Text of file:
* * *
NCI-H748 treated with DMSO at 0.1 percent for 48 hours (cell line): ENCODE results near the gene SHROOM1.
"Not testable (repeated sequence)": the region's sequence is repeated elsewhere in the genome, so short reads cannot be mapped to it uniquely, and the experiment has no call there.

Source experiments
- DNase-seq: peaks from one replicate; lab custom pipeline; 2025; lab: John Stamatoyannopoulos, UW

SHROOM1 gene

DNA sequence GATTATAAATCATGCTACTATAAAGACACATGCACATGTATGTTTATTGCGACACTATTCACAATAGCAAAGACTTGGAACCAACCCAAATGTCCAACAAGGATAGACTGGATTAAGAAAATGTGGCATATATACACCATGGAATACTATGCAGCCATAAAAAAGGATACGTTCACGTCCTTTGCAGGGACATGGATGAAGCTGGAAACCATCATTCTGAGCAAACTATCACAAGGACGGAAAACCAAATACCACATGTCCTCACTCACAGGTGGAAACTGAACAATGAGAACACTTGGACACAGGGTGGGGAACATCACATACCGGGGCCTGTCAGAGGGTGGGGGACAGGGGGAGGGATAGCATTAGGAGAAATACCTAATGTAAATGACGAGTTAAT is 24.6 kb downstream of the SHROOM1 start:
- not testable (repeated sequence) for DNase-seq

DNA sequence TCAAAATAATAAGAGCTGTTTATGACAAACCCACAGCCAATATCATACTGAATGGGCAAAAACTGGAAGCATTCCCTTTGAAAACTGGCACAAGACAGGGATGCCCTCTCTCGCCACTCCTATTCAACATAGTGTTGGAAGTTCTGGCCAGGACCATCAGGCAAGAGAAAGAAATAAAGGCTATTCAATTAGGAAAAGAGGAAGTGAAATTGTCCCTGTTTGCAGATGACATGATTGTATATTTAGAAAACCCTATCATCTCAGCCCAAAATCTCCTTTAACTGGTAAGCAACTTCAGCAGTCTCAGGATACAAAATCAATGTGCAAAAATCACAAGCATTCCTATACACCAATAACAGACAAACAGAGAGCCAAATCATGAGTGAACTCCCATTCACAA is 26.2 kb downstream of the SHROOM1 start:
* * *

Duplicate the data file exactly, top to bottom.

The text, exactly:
NCI-H748 treated with DMSO at 0.1 percent for 48 hours (cell line): ENCODE results near the gene SHROOM1.
"Not testable (repeated sequence)": the region's sequence is repeated elsewhere in the genome, so short reads cannot be mapped to it uniquely, and the experiment has no call there.

Source experiments
- DNase-seq: peaks from one replicate; lab custom pipeline; 2025; lab: John Stamatoyannopoulos, UW

SHROOM1 gene

DNA sequence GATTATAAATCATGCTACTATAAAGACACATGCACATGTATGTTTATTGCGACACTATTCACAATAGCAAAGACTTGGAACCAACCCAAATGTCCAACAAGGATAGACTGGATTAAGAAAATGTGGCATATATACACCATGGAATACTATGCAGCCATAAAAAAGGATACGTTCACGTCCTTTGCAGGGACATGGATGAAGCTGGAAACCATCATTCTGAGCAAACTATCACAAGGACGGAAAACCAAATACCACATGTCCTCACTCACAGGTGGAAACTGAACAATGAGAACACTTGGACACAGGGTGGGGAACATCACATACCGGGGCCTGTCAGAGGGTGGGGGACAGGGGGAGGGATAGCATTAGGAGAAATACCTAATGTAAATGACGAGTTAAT is 24.6 kb downstream of the SHROOM1 start:
- not testable (repeated sequence) for DNase-seq

DNA sequence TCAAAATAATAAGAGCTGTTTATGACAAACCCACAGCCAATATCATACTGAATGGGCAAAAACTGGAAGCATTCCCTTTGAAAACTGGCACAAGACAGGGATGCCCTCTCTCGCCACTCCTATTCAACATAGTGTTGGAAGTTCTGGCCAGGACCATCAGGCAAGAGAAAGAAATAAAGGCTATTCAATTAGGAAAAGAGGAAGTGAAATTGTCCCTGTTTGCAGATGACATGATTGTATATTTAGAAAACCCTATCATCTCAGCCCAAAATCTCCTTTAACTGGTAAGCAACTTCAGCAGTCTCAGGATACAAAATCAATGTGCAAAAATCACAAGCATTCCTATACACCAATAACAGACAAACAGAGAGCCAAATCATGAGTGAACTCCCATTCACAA is 26.2 kb downstream of the SHROOM1 start: